The Countryside About Us December 1999

posted 4 Dec 2019, 02:03 by Earl Soham Parish Council
Artistry in the essential activities of everyday farming tasks has not been entirely sacrificed on the altar of mechanization, massive machinery and air conditioned tractor cabs. The ploughman in the autumn time illustrates this most of all. It gave me particular pleasure , therefore, to watch a young man and his four furrow plough changing the face of a stubble field, mysteriously named “Christlings”. With his one way plough, not the easiest of implements to “set up” he was producing an evenness of furrow that defied seeing where one pass of the plough ended and the next began. No “trash” remained unburied on the newly turned furrows. Ploughing matches are still held. On one occasion recently there were classes for both tractor and horse drawn ploughs. It came as no surprise that whilst the tractor men were demonstrating their skills, most spectators were watching the horseman at work! Oh the latent power of nostalgia! 

Many folk from the countryside are on the march. There seems a great variety of causes which need defending. I cannot remember a time when the usual placid face of our country parishes had such a scowl upon it. The agenda ranges widely, from defending the right to hunt with hounds, to persuading the public to eat only produce labelled with a Union Jack. I rather fancy the views of the former are too entrenched to change attitudes. The latter cause suggests a better hope of success.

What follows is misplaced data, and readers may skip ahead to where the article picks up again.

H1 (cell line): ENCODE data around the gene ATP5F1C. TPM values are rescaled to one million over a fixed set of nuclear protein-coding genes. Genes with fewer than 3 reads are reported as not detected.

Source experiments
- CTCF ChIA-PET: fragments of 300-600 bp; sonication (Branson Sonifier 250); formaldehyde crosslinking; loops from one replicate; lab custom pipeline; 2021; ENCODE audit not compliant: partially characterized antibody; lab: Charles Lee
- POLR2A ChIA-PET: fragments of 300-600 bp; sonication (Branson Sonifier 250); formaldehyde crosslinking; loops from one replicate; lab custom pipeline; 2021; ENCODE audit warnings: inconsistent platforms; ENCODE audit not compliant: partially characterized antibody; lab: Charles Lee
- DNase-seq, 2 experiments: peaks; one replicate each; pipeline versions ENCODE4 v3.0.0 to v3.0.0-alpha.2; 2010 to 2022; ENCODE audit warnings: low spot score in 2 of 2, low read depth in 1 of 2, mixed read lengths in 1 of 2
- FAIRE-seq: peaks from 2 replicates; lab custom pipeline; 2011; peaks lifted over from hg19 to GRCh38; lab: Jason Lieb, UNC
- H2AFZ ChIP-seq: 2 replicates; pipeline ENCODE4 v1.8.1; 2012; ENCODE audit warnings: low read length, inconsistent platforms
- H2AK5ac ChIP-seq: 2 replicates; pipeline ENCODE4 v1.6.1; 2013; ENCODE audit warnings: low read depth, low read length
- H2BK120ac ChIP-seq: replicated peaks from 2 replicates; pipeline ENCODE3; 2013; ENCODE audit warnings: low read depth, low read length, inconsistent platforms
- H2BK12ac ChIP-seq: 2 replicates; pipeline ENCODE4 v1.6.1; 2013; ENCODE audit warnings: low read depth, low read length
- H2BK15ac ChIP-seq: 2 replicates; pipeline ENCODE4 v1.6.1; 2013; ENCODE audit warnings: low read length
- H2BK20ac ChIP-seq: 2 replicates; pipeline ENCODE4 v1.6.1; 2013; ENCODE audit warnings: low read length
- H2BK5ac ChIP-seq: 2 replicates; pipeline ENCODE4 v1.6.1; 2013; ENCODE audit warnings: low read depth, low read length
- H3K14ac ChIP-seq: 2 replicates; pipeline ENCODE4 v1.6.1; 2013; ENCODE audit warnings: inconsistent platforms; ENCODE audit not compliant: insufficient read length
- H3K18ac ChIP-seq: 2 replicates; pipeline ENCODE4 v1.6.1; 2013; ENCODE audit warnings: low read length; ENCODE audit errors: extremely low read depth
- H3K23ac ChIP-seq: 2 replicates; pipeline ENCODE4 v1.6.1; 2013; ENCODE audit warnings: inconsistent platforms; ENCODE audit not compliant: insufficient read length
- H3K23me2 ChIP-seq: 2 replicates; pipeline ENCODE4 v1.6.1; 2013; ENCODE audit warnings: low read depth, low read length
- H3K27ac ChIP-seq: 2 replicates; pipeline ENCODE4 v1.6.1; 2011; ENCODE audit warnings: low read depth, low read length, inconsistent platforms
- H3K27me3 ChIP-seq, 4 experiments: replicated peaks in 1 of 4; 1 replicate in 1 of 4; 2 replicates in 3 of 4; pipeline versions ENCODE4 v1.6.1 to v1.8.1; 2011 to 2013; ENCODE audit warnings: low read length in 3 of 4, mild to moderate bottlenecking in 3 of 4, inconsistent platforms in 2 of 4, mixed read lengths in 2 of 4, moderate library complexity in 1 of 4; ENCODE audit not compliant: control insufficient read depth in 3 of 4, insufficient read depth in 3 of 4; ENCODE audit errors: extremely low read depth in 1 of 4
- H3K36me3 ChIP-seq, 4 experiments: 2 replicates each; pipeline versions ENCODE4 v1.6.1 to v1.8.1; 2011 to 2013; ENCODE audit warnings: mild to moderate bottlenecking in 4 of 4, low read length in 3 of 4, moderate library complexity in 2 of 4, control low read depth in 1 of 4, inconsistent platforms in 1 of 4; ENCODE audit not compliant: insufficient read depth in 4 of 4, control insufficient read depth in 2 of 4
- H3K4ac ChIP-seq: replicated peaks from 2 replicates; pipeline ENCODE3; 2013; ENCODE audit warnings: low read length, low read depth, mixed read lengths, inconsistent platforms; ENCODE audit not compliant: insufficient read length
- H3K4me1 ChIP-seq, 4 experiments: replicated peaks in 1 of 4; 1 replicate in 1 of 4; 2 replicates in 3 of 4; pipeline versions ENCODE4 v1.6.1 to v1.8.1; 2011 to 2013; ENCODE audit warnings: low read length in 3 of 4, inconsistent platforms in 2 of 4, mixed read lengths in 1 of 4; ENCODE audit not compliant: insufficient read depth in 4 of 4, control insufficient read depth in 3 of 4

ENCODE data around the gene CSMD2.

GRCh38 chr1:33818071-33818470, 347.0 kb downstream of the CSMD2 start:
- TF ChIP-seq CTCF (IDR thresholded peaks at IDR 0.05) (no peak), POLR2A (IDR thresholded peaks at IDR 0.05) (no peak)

In 1995 two small grass fields leading off from the Barn Meadow in Earl Soham, were planted out under a tree planting scheme with a good variety of young saplings. Now 4 years later, they are thriving. In particular the spindle trees with their most attractive orangy fruit and wild cherry caught my eye this summer time. What a pleasant walk it makes along the footpath amongst them. 

This century of great change, now draws to a close. Our individual memories of it will vary according to our own experiences, be they long or brief. If the natural world about us can be given credit for just one benefit then it must be the unchanging reassurance of nature herself. Recently, when the full moon illuminated a misty and silent night, I paused to look out of our bedroom window at the scene. From a nearby oak tree a tawny owl hooted into the stillness. From the mystical distance came an answering call. 100 years ago, from a cottage window in our village a similar simple scene was probably enjoyed. It is my fervent hope that someone in our village in December 2099 will still be able to hear a tawny owl on a still moonlit night.

Roger Sykes


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